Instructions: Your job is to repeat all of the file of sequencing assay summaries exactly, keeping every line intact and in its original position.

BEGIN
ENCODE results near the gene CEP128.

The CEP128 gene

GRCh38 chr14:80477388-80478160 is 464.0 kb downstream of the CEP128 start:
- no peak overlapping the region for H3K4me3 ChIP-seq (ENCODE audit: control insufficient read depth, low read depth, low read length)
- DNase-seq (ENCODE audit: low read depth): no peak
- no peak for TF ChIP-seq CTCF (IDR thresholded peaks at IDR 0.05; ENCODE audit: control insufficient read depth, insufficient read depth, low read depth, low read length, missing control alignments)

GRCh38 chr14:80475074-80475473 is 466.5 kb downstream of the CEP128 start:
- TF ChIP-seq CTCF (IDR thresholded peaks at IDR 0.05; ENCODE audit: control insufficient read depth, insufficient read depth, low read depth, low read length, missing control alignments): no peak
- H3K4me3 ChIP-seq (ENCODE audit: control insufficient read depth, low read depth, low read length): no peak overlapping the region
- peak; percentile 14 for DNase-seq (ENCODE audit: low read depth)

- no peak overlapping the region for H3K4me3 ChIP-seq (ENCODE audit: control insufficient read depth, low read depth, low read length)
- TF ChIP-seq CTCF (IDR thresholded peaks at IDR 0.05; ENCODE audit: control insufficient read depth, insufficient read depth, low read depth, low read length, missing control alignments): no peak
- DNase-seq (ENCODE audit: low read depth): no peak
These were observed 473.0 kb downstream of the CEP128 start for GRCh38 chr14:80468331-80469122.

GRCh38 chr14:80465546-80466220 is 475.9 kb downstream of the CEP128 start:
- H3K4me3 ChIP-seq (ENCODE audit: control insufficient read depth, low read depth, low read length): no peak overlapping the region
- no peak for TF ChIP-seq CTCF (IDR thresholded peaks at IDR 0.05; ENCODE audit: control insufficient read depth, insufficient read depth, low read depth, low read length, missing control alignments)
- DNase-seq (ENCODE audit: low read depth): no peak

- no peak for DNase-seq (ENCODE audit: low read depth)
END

ENCODE results near the gene CEP128.

The CEP128 gene

GRCh38 chr14:80477388-80478160 is 464.0 kb downstream of the CEP128 start:
- no peak overlapping the region for H3K4me3 ChIP-seq (ENCODE audit: control insufficient read depth, low read depth, low read length)
- DNase-seq (ENCODE audit: low read depth): no peak
- no peak for TF ChIP-seq CTCF (IDR thresholded peaks at IDR 0.05; ENCODE audit: control insufficient read depth, insufficient read depth, low read depth, low read length, missing control alignments)

GRCh38 chr14:80475074-80475473 is 466.5 kb downstream of the CEP128 start:
- TF ChIP-seq CTCF (IDR thresholded peaks at IDR 0.05; ENCODE audit: control insufficient read depth, insufficient read depth, low read depth, low read length, missing control alignments): no peak
- H3K4me3 ChIP-seq (ENCODE audit: control insufficient read depth, low read depth, low read length): no peak overlapping the region
- peak; percentile 14 for DNase-seq (ENCODE audit: low read depth)

- no peak overlapping the region for H3K4me3 ChIP-seq (ENCODE audit: control insufficient read depth, low read depth, low read length)
- TF ChIP-seq CTCF (IDR thresholded peaks at IDR 0.05; ENCODE audit: control insufficient read depth, insufficient read depth, low read depth, low read length, missing control alignments): no peak
- DNase-seq (ENCODE audit: low read depth): no peak
These were observed 473.0 kb downstream of the CEP128 start for GRCh38 chr14:80468331-80469122.

GRCh38 chr14:80465546-80466220 is 475.9 kb downstream of the CEP128 start:
- H3K4me3 ChIP-seq (ENCODE audit: control insufficient read depth, low read depth, low read length): no peak overlapping the region
- no peak for TF ChIP-seq CTCF (IDR thresholded peaks at IDR 0.05; ENCODE audit: control insufficient read depth, insufficient read depth, low read depth, low read length, missing control alignments)
- DNase-seq (ENCODE audit: low read depth): no peak

- no peak for DNase-seq (ENCODE audit: low read depth)